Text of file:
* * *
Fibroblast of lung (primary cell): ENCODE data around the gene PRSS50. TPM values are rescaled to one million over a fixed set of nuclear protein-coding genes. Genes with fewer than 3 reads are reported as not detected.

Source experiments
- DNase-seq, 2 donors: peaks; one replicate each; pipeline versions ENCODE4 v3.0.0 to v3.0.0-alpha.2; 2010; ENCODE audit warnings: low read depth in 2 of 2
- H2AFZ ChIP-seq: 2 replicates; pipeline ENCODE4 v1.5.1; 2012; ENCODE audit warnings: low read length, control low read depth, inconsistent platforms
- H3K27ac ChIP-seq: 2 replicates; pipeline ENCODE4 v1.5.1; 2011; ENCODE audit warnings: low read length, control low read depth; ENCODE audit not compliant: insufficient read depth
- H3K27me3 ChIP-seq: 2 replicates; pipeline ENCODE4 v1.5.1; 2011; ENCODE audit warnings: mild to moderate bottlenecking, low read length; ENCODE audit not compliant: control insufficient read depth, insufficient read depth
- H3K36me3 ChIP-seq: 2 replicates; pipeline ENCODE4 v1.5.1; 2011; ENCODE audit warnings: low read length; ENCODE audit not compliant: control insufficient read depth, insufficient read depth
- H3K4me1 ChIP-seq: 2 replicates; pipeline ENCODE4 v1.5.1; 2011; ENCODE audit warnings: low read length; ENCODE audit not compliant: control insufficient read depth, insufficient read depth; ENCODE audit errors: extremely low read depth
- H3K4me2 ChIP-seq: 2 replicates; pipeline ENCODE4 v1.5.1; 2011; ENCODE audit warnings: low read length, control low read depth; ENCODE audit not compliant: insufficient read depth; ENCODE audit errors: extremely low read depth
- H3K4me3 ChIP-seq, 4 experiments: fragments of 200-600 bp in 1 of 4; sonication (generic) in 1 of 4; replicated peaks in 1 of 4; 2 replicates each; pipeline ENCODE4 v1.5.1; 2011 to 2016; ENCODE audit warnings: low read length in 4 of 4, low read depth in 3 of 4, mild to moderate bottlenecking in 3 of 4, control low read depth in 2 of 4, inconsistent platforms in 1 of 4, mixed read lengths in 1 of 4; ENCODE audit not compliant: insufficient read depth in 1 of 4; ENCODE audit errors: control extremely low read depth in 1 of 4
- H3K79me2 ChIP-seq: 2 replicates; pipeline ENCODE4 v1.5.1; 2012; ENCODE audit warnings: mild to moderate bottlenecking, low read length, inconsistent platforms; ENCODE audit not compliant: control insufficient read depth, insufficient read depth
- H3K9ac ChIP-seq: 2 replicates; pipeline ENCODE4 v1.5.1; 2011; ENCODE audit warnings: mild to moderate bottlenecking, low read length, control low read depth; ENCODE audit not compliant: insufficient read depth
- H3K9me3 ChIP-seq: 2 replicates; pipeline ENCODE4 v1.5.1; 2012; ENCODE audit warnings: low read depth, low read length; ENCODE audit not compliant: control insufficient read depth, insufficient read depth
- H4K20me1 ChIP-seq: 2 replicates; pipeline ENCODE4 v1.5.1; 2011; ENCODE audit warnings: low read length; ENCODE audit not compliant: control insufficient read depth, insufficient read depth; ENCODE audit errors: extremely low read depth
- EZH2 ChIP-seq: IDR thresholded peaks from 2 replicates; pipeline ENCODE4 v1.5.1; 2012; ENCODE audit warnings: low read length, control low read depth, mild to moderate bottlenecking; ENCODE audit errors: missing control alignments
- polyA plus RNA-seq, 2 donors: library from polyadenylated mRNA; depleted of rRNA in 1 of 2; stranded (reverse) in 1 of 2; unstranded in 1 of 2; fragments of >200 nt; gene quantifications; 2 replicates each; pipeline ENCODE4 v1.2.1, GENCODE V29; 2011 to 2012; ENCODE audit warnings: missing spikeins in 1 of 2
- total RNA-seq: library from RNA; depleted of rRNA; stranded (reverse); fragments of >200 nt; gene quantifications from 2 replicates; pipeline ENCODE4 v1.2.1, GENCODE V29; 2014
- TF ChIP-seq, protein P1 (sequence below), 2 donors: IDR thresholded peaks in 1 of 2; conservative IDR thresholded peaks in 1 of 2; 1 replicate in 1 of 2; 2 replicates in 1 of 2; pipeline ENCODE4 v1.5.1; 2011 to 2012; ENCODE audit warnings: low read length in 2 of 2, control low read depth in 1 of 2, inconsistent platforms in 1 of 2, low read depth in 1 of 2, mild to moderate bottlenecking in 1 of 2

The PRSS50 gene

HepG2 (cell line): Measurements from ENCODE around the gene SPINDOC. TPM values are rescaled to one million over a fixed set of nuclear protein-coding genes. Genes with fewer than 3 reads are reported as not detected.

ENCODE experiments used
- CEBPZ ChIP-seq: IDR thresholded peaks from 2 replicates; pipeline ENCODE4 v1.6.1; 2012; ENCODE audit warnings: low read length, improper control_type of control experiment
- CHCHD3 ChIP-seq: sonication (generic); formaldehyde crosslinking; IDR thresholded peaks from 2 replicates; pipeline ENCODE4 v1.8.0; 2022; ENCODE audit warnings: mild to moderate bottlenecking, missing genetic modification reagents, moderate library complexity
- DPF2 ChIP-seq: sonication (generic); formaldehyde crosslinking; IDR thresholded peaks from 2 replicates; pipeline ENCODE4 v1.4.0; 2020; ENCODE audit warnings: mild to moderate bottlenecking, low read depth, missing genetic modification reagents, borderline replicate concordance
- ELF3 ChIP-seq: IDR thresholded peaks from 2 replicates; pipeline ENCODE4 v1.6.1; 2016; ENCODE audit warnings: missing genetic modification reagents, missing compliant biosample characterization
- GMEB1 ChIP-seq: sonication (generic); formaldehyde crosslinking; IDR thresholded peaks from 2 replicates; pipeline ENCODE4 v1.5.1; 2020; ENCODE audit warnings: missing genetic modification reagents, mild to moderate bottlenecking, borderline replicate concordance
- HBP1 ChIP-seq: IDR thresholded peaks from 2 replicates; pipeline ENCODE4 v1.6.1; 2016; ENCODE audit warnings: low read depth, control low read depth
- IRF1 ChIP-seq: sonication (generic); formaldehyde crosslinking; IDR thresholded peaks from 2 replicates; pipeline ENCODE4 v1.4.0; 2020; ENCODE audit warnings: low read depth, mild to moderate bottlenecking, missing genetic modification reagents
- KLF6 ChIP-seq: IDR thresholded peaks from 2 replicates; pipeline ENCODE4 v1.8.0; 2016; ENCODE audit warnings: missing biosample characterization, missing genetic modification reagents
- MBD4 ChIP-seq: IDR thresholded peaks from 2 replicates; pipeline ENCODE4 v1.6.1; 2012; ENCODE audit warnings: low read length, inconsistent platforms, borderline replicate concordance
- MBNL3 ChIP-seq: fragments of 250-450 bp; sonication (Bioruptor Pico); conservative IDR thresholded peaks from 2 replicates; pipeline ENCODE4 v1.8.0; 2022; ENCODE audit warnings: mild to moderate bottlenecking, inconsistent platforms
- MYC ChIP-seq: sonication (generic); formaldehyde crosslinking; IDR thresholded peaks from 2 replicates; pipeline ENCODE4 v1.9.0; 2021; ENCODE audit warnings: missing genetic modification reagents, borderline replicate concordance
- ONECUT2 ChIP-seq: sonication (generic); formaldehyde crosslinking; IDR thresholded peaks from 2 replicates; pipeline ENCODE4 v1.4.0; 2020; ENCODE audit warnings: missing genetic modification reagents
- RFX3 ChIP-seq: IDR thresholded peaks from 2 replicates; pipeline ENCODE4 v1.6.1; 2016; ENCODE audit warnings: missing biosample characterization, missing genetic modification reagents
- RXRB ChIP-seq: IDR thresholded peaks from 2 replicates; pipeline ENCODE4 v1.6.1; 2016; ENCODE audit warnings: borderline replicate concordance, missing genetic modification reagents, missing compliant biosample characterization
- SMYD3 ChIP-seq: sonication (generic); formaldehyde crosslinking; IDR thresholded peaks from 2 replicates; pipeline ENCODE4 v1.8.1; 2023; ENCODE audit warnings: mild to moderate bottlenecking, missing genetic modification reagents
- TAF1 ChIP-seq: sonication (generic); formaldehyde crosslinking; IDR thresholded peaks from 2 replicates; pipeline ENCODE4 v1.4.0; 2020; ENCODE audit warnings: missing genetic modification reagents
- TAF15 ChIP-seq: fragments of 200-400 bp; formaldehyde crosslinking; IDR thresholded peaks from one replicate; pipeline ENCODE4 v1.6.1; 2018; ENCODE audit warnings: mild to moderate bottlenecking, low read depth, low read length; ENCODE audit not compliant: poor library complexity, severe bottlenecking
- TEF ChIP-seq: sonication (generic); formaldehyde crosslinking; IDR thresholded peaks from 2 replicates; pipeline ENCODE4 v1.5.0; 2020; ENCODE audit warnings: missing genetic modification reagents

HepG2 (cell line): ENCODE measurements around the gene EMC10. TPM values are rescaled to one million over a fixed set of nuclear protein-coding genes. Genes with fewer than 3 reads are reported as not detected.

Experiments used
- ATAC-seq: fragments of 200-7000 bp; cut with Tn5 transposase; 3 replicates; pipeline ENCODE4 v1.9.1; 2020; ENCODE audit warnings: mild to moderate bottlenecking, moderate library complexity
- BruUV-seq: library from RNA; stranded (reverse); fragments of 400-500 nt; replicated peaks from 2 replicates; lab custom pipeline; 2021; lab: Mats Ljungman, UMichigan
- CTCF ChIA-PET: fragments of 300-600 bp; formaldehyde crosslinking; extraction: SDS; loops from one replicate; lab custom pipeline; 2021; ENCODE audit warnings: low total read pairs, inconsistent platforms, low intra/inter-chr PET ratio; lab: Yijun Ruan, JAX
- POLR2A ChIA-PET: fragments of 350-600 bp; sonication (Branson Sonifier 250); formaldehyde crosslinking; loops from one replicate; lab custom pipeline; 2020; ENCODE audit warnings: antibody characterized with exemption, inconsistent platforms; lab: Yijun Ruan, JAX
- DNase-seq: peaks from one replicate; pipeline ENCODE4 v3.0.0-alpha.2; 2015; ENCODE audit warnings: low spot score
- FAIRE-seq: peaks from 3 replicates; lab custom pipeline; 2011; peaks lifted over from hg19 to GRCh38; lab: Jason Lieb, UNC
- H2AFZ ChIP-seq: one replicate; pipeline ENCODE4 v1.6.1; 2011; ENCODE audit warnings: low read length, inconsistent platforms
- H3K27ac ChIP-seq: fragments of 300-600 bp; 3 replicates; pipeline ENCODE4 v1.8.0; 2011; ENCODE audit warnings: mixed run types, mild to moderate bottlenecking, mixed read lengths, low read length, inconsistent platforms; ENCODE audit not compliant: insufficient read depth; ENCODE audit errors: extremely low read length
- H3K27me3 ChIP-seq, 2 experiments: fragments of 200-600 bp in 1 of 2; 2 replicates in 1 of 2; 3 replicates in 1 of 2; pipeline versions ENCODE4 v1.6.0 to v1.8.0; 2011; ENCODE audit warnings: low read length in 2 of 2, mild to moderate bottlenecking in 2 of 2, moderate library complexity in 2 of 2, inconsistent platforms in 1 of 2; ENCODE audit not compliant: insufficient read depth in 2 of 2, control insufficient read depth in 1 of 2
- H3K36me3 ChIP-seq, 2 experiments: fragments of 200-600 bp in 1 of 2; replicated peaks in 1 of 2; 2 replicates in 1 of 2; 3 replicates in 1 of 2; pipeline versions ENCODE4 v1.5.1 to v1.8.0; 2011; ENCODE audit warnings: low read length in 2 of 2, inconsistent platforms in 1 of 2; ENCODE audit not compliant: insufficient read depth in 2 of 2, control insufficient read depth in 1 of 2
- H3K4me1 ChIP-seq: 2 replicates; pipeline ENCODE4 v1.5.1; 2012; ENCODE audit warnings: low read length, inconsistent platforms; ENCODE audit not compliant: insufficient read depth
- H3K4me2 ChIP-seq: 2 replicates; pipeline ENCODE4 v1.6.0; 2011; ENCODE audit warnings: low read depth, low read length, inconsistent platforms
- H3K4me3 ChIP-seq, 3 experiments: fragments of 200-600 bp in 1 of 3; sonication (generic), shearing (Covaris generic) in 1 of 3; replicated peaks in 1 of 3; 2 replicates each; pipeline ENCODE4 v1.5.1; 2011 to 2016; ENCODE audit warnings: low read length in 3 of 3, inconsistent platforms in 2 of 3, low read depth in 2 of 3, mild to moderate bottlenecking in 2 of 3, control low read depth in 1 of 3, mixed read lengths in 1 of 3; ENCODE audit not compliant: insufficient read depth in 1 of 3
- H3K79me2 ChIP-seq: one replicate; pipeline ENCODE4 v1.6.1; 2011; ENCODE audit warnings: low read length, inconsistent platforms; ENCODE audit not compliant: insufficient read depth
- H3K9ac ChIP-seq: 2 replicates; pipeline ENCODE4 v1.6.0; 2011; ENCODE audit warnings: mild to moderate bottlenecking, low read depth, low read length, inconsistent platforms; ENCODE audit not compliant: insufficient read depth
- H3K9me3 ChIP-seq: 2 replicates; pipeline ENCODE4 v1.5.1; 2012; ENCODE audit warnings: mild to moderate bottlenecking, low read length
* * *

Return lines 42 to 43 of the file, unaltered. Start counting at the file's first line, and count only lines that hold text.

- ATAC-seq: fragments of 200-7000 bp; cut with Tn5 transposase; 3 replicates; pipeline ENCODE4 v1.9.1; 2020; ENCODE audit warnings: mild to moderate bottlenecking, moderate library complexity
- BruUV-seq: library from RNA; stranded (reverse); fragments of 400-500 nt; replicated peaks from 2 replicates; lab custom pipeline; 2021; lab: Mats Ljungman, UMichigan